## Higher derivative theories

We tend to not use higher derivative theories. It turns out that there is a very good reason for this, but that reason is rarely discussed in textbooks. We will take, for concreteness, $L\left(q,\dot q, \ddot q\right)$, a Lagrangian which depends on the 2nd derivative in an essential manner. Inessential dependences are terms such as $q\ddot q$ which may be partially integrated to give ${\dot q}^2$. Mathematically, this is expressed through the necessity of being able to invert the expression $$P_2 = \frac{\partial L\left(q,\dot q, \ddot q\right)}{\partial \ddot q},$$ and get a closed form for $\ddot q \left(q, \dot q, P_2 \right)$. Note that usually we also require a similar statement for $\dot q \left(q, p\right)$, and failure in this respect is a sign of having a constrained system, possibly with gauge degrees of freedom.

In any case, the non-degeneracy leads to the Euler-Lagrange equations in the usual manner: $$\frac{\partial L}{\partial q} - \frac{d}{dt}\frac{\partial L}{\partial \dot q} + \frac{d^2}{dt^2}\frac{\partial L}{\partial \ddot q} = 0.$$ This is then fourth order in $t$, and so require four initial conditions, such as $q$, $\dot q$, $\ddot q$, $q^{(3)}$. This is twice as many as usual, and so we can get a new pair of conjugate variables when we move into a Hamiltonian formalism. We follow the steps of Ostrogradski, and choose our canonical variables as $Q_1 = q$, $Q_2 = \dot q$, which leads to \begin{align} P_1 &= \frac{\partial L}{\partial \dot q} - \frac{d}{dt}\frac{\partial L}{\partial \ddot q}, \\ P_2 &= \frac{\partial L}{\partial \ddot q}. \end{align} Note that the non-degeneracy allows $\ddot q$ to be expressed in terms of $Q_1$, $Q_2$ and $P_2$ through the second equation, and the first one is only necessary to define $q^{(3)}$.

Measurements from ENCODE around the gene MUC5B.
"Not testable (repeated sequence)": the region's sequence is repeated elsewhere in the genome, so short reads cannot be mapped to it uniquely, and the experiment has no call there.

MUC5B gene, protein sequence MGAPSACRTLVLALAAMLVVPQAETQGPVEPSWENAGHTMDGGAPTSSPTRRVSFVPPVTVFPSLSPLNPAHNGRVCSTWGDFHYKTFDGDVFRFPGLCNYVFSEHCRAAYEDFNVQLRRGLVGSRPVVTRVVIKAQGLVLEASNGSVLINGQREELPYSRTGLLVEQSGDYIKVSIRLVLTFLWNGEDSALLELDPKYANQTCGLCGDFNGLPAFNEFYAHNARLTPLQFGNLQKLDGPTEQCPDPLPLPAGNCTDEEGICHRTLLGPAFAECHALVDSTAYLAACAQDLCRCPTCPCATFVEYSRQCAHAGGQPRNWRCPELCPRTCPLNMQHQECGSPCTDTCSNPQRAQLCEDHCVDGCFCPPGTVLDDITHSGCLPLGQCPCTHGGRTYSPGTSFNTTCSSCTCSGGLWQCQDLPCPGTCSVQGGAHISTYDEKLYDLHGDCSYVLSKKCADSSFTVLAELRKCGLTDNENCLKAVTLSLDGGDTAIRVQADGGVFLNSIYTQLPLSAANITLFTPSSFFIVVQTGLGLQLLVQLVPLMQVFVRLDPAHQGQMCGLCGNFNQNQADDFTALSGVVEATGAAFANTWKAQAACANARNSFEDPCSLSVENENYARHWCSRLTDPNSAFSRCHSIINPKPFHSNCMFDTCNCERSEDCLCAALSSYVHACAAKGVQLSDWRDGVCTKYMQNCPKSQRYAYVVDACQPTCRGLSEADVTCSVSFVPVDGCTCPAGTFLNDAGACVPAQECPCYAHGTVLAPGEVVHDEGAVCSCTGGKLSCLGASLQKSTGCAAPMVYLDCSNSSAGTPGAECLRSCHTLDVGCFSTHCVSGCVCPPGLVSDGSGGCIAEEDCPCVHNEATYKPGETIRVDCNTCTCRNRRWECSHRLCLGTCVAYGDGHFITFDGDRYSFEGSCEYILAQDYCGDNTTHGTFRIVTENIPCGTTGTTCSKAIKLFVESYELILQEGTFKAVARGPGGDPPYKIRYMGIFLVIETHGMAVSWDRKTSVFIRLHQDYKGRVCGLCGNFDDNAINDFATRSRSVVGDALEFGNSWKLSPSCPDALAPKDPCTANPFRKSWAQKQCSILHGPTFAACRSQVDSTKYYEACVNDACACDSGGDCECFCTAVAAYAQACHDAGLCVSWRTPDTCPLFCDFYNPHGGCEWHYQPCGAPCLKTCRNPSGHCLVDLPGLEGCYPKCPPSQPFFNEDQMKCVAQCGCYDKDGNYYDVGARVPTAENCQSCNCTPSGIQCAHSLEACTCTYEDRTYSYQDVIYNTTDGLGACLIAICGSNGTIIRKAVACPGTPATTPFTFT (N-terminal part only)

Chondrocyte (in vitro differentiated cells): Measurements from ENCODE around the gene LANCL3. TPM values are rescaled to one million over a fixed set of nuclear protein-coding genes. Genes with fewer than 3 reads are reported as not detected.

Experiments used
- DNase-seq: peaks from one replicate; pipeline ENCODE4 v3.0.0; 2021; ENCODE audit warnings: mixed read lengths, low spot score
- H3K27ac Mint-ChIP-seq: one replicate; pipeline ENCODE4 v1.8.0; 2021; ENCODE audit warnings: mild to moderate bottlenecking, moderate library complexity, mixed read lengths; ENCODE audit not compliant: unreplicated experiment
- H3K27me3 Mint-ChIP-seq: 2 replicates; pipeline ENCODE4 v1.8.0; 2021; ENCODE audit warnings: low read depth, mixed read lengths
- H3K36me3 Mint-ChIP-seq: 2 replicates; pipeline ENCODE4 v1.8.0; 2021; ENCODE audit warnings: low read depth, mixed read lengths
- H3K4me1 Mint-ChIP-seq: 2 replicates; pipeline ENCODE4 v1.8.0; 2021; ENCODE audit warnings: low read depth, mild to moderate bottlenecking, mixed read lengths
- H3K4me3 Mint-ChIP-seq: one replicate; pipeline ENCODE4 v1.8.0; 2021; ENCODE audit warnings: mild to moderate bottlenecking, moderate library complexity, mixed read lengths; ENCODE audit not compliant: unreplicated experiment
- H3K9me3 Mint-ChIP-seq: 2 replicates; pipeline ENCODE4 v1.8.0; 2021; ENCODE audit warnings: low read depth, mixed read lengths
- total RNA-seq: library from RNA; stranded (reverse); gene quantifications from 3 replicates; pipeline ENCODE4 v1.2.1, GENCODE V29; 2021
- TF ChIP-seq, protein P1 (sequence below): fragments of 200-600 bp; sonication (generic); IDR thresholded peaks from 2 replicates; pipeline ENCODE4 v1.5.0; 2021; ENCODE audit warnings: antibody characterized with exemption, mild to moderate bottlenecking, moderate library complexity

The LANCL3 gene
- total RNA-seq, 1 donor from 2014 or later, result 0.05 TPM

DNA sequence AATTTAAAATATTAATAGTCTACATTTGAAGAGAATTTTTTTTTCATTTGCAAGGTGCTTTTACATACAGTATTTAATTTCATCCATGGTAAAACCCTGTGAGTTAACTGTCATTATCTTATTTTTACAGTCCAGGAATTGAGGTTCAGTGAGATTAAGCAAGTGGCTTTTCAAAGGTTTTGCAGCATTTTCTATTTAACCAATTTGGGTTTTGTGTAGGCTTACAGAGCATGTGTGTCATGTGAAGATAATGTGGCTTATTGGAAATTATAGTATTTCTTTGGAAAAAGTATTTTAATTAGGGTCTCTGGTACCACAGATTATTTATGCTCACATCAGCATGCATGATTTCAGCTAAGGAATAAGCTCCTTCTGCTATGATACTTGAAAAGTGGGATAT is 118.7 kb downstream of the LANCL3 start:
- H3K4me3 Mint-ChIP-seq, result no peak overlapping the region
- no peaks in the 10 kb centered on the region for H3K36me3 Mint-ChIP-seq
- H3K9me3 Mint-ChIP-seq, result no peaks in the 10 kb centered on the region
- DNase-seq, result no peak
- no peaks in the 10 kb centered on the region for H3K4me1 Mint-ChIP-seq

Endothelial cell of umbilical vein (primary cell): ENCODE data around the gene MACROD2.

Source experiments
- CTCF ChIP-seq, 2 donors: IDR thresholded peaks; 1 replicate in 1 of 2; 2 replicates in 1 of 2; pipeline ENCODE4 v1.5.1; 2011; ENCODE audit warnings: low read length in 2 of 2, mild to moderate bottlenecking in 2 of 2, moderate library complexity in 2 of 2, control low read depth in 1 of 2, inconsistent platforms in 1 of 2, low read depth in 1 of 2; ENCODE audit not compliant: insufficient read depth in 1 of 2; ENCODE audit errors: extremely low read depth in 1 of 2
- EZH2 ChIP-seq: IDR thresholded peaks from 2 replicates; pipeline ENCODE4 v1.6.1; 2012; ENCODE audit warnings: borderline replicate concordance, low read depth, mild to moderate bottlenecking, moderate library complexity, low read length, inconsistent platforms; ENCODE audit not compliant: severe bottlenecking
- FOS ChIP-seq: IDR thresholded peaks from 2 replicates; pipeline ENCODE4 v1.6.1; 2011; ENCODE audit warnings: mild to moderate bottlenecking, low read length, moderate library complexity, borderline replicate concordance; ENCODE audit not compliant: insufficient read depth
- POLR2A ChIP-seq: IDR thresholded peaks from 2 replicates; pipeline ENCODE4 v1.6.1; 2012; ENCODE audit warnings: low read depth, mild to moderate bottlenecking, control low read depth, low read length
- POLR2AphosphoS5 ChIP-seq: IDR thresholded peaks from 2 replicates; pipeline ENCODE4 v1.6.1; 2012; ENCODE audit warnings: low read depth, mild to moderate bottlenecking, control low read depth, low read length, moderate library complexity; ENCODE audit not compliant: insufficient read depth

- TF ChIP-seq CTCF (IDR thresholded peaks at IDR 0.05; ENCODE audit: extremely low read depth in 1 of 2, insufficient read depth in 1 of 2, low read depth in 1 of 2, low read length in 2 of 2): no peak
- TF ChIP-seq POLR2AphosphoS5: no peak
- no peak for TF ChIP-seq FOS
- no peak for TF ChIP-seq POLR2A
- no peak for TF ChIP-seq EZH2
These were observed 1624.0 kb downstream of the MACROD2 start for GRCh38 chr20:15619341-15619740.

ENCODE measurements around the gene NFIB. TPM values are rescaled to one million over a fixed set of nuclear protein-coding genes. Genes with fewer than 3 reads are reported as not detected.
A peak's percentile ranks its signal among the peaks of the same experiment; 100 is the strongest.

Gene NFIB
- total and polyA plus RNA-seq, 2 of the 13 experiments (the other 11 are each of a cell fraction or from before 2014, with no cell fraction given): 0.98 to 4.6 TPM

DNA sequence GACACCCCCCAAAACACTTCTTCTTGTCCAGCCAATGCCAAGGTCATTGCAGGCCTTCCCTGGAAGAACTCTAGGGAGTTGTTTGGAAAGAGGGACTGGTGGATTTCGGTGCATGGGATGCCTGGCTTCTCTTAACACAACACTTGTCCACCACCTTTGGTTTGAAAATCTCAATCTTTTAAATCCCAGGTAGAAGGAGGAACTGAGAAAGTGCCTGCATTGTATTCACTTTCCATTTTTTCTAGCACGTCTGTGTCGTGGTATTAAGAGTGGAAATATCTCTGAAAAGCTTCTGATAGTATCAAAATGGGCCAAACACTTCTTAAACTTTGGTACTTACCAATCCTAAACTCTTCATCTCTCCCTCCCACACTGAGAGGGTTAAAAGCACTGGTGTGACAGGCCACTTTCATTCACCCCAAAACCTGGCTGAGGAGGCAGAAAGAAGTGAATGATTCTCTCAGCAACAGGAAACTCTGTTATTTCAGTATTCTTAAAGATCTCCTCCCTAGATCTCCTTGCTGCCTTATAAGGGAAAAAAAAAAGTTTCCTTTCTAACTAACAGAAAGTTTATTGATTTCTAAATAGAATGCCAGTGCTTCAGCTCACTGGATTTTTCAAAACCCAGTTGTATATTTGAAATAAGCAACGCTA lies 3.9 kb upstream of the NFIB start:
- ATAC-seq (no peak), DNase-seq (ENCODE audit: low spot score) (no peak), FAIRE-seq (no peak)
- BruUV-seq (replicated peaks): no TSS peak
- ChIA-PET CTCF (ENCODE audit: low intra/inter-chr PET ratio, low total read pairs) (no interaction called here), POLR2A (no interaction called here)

We can then proceed in the usual fashion, and find the Hamiltonian through a Legendre transform: \begin{align} H &= \sum_i P_i \dot{Q}_i - L \\ &= P_1 Q_2 + P_2 \ddot{q}\left(Q_1, Q_2, P_2\right) - L\left(Q_1, Q_2,\ddot{q}\right). \end{align} Again, as usual, we can take time derivative of the Hamiltonian to find that it is time independent if the Lagrangian does not depend on time explicitly, and thus can be identified as the energy of the system.

However, we now have a problem: $H$ has only a linear dependence on $P_1$, and so can be arbitrarily negative. In an interacting system this means that we can excite positive energy modes by transferring energy from the negative energy modes, and in doing so we would increase the entropy — there would simply be more particles, and so a need to put them somewhere. Thus such a system could never reach equilibrium, exploding instantly in an orgy of particle creation. This problem is in fact completely general, and applies to even higher derivatives in a similar fashion.